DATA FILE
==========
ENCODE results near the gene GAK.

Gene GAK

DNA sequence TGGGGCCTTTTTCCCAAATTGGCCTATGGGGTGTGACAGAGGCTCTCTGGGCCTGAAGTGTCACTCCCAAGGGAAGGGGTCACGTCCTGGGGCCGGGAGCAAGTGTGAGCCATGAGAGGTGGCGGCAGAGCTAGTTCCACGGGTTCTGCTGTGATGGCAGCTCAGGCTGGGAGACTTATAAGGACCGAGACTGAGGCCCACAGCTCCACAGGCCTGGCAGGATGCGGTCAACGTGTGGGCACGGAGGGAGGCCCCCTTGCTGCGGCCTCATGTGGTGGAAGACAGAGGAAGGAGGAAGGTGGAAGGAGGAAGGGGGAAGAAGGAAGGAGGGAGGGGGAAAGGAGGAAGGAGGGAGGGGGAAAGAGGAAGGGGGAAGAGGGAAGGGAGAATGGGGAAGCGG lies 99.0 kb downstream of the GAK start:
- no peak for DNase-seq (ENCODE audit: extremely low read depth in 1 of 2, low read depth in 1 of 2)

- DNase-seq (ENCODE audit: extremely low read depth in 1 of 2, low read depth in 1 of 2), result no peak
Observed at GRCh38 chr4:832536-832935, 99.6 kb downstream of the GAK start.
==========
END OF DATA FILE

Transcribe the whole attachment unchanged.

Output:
ENCODE results near the gene GAK.

Gene GAK

DNA sequence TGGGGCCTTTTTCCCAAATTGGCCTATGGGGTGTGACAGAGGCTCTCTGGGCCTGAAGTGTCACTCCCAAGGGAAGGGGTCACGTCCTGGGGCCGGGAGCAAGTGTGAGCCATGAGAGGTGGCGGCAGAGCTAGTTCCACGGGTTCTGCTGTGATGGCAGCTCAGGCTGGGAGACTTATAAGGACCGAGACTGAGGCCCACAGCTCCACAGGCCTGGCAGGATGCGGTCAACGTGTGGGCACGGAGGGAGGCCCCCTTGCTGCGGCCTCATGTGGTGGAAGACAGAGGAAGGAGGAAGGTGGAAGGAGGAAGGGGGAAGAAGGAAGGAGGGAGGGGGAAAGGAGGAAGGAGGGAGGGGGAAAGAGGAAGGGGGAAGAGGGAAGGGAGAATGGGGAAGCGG lies 99.0 kb downstream of the GAK start:
- no peak for DNase-seq (ENCODE audit: extremely low read depth in 1 of 2, low read depth in 1 of 2)

- DNase-seq (ENCODE audit: extremely low read depth in 1 of 2, low read depth in 1 of 2), result no peak
Observed at GRCh38 chr4:832536-832935, 99.6 kb downstream of the GAK start.